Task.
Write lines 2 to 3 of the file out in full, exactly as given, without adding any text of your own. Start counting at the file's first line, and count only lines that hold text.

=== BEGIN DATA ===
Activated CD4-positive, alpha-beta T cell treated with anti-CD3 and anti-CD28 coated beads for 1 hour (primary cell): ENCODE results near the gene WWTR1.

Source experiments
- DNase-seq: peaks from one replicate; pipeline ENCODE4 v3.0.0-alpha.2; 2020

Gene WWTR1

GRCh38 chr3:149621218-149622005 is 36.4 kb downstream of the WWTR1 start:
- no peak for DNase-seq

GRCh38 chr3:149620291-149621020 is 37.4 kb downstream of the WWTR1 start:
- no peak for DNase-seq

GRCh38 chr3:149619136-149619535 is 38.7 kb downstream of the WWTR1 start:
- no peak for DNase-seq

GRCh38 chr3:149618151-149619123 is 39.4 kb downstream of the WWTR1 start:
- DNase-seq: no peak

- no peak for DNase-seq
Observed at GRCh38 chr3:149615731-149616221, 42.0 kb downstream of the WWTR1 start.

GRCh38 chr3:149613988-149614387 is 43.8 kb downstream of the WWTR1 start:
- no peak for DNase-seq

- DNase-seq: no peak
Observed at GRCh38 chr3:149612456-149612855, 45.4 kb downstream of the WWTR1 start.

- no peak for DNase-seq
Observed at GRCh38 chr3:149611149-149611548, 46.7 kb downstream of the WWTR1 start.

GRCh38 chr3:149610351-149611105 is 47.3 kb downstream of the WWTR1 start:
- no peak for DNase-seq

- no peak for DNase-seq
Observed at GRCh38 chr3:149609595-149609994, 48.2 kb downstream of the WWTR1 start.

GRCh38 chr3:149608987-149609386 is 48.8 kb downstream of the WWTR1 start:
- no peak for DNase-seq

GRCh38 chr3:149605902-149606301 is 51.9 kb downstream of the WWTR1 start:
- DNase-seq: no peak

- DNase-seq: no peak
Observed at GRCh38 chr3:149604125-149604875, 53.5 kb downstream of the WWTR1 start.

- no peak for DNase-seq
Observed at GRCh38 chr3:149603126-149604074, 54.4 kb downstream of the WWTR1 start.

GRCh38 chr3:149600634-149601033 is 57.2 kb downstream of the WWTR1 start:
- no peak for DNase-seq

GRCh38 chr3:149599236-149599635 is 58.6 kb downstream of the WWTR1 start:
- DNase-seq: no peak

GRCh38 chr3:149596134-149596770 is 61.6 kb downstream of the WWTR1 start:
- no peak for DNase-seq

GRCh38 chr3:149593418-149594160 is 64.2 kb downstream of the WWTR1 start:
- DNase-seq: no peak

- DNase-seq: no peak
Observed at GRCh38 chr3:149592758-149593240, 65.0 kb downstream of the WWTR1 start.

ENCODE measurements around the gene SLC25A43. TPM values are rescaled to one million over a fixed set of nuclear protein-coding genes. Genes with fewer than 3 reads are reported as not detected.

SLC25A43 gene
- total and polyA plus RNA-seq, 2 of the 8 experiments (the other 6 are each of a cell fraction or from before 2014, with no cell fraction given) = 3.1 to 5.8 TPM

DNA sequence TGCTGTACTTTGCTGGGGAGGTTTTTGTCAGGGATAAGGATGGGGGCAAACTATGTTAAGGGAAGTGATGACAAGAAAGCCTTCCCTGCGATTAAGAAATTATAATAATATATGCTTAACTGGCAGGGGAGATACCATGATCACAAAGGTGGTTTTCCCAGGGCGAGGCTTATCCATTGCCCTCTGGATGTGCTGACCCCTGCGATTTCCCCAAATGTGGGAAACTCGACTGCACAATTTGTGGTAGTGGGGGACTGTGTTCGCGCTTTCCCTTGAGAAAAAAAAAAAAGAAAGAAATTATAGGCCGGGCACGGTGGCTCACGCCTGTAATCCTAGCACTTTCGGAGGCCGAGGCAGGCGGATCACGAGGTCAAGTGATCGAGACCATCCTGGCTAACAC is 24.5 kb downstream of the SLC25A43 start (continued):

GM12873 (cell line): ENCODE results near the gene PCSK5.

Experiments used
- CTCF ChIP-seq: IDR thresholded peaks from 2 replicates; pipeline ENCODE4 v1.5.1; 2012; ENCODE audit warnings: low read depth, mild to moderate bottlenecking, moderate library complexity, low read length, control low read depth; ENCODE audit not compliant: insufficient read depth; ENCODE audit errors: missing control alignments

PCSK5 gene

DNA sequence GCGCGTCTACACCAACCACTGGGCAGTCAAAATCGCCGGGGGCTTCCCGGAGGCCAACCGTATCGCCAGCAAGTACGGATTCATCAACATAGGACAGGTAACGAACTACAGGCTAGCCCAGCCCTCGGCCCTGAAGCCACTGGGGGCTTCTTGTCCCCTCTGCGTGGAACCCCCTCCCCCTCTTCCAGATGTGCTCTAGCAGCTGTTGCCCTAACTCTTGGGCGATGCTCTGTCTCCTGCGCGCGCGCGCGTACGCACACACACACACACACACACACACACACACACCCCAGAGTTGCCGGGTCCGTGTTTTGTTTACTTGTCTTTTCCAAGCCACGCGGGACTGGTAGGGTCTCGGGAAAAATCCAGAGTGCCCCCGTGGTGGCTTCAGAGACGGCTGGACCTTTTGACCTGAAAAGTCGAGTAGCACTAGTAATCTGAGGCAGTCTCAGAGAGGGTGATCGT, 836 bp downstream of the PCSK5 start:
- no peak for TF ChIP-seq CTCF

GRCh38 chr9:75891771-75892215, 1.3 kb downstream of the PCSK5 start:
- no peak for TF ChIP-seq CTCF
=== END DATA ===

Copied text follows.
Source experiments
- DNase-seq: peaks from one replicate; pipeline ENCODE4 v3.0.0-alpha.2; 2020